As I wrote earlier this week, it’s really all about pragmatism versus escapism this season. Designers seem not to even look for a balance between the two – they are either this or that, period. And in Milan, we see this division the most clearly. During lockdown, with time on his hands and having exhausted all of Netflix, Salvatore Ferragamo‘s Paul Andrew went on an Alfred Hitchcock binge. The Birds, Marnie, and Vertigo were at the top of his best-of list; he found out that the same obsession was also shared by director Luca Guadagnino, who in his film Io Sono l’Amore apparently referenced a lot of Hitchcock – the gestures, the lighting, the poses; a certain high-class look of enigmatic sophistication. Andrew wasn’t sure at that lockdown time if and when he would be able to stage a real show, so he decided to go for a short movie instead. Asking Guadagnino (I adore him!) to work together on a project for the spring collection was just in the cards – and a thrilling opportunity. The film, shot in an eerily empty and utterly Hitchcockian Milan at the beginning of August, opened Salvatore Ferragamo fashion show, which was staged in the open air in the hectagonal colonnaded courtyard of the late Baroque period Rotonda della Besana. Backstage before the show, Paloma Elsesser was looking intently at one of Andrew’s moodboards, wearing an hourglass black leather number that could’ve come straight out of Kim Novak’s wardrobe in Vertigo. The dress signaled a more sensualist, high-gloss direction for the designer; he tried his hand on less oversized proportions, favoring instead a shapely, more feminine, form-fitting silhouette. The color palette, inspired by the chromatic quality of Technicolor, also added a hint of sensual vibrancy, and visual punch. “That’s my favorite, Tippi Hedren’s green,” he said, pointing out a neat little tailleur with a waisted jacket in eau de nil; it would’ve actually looked slightly bourgeois, if not for the off-kilter intervention of a fluid sarouel, replacing the more conventional pencil skirt. While sticking to the refined linearity he has envisioned for Ferragamo, Andrew punctuated this collection with impactful highlights – think a seersucker checkered fabric with a tactile finish; thick knitted and knotted pieces with an artsy flair; quivering feathers sparsely scattered on straight cotton pants or on a pinafore. The co-ed collection was edited down by Andrew to just 30 looks, which was surely beneficial to conveying a convincing rhythm and a focused message. “Less but better, it’s our way forward,” he said. “I’m really into it.” The Andrew/Guadagnino connection also proved a winning creative combination, to be hopefully continued in the future. “Lockdown has been dark, surreal, and mysterious, like a Hitchcock movie,” chimed Andrew. “But strangely, like in a Hitchcock movie, the ending is always somehow beautiful. I’m trying to celebrate the beauty that is going to come out of it.

Collage by Edward Kanarecki.

A Good Kind Of Nostalgia. Blumarine SS21

This spring, when Vogue Italia made their magazine archives available for three months, I literally went through every decade. What I loved the most in the 90s and early 00s advertisement pages were the fantastic Blumarine spreads, photographed by Tim Walker. Anna Molinari’s brand was it back then. Youthful, romantic, kitschy in a good way and so, so Italian. I couldn’t help, but wonder, why no one picks up those crazy-good style codes and make it work in 2020? Nicola Brognano, the new creative director of Blumarine, was the smart one. In case you haven’t heard of him, he worked for Giambattista Valli on the pret-a-porter and couture lines, then for Dolce and Gabbana ‘alta moda’.  He launched his brand, Brognano, in 2015, with a feminine, romantic and eclectic spirit – which actually might sound like a Blumarine match. Together with Lotta Volkova, the idiosyncratic stylist, he had his debut in Milan. Not many noticed it (yet), maybe because Prada and Raf Simons over-shadowed every event going on in the city, but I feel Brognano, with Volkova’s help, has a chance to put Blumarine back on the fashion map. Mariacarla Boscono opened the show in a black velvet track-suit styled with a huge, rhinestone-encrusted logo belt, and it was clear right away that the brand is bringing back Molinari hey-day hits to the extremes. Cute pastel coats and mini-cardigans wth (probably faux) fur collars were always present in Blumarine shows, so here they are back again. Big, funky floral brooches, silk bandana crop-tops, hilarious mini-skirts and dresses with plenty of lace, feathers and vintage-y ruffles, and of course a dose of zebra and leopard print. With Lotta’s exaggerated, yet always cool styling, Blumarine 2.0. looks fresh and properly nostalgic at the same time. Also, if you love that style and can’t wait for the spring-summer 2021 collection to hit the stores, take a look at Vestiaire Collective, where you will find plenty of vintage Blumarine in really, really accessible prices (who knows, maybe in a season or two they will sky-rocket?). It’s a good start and I wonder if a long-dormant, Italian brand like this one will every again attract its client – and a new one, of course. The young generation will definitely love the mini, candy-sweet satin bags with rhinestoned “B”. As for Brognano, we know so far that he has an idea for a brand reboot. Now the question is how will he continue that dialogue.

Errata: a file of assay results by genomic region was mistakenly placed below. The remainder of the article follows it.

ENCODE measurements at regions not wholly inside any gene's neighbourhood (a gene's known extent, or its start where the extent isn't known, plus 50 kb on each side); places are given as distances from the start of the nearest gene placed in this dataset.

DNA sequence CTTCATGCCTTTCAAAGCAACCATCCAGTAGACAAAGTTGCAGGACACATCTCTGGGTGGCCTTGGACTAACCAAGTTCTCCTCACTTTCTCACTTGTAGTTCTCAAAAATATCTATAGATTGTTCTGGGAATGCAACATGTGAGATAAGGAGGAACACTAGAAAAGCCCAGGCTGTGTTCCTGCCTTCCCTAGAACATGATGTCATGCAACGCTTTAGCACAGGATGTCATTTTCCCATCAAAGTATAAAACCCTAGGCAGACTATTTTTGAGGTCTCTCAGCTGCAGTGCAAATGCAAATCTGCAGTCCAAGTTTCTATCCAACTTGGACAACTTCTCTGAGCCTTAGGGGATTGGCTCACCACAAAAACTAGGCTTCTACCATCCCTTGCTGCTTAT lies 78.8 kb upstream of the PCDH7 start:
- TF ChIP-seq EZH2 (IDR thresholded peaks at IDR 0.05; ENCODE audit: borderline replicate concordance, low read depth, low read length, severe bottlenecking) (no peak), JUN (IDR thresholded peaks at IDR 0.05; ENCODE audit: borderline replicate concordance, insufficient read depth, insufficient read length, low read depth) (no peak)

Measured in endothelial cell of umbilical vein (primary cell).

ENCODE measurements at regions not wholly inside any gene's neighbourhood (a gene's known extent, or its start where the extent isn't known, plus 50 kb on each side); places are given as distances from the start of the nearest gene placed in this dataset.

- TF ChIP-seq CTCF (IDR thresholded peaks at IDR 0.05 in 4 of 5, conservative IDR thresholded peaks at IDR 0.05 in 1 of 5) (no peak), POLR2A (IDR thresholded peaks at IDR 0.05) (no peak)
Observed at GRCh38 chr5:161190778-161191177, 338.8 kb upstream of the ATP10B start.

Collage by Edward Kanarecki.

Aquatic Wonderland. Versace SS21

As we are somewhere in the middle of the fashion month, two camps of designers can be noticed: the ones that take the realistic, pragmatic approach, and the ones that prefer escapism in midst of a crisis. Donatella Versace is in the latter group, as she takes us to her aquatic wonderland for spring-summer 2021. The Versace line-up was really good this season (and you know I’m not the biggest fan of the brand), but it was the model casting that truly stole the spotlight. Seeing the gorgeous, body-positive models – Jill Kortleve, Precious Lee and Alva Clair – in the Versace fantasy-land was a inclusivity moment that sadly isn’t a usual sight in Milan (except for Fendi and Marni, which invite different models to their fashion shows for a couple of seasons now). Hopefully, Donatella will keep it up. What about the clothes? In the imagined ruins of Atlantis and water currents streaming down its projected walls. Versace goddesses and gods wore starfish, coral, and seashell motifs from Gianni Versace’s ‘trésors de la mer’ collection for spring-summer 1992. They were ready to take on a new reality like the Rebirth of Venus herself (starring Adut Akech in the title role, of course). Versace, who described the collection as having “an upbeat soul,” said her challenge was to give fashion meaning in a historical moment like this. “I wanted to do something disruptive and to break the rules because I think that, what worked a few months ago, does not make any sense today. Creatively, that meant finding a way to bring the DNA of Versace to a new reality and to people who have undergone a deep change.” Clothes-wise, it’s a fun, high summer venture: it was, on the women’s as well as the men’s side, high-octane sporty cocktail-wear for an optimistic future. In all its sea-centric detailing, it also had its moments of ingenuity: micro-pleated dresses trimmed with twirly ruffles, which bounced like jellyfish in the waves walking down the runway; crazy cascading skirts layered like the lips of shells; and a bag constructed like a big fortune cookie.

Collage by Edward Kanarecki.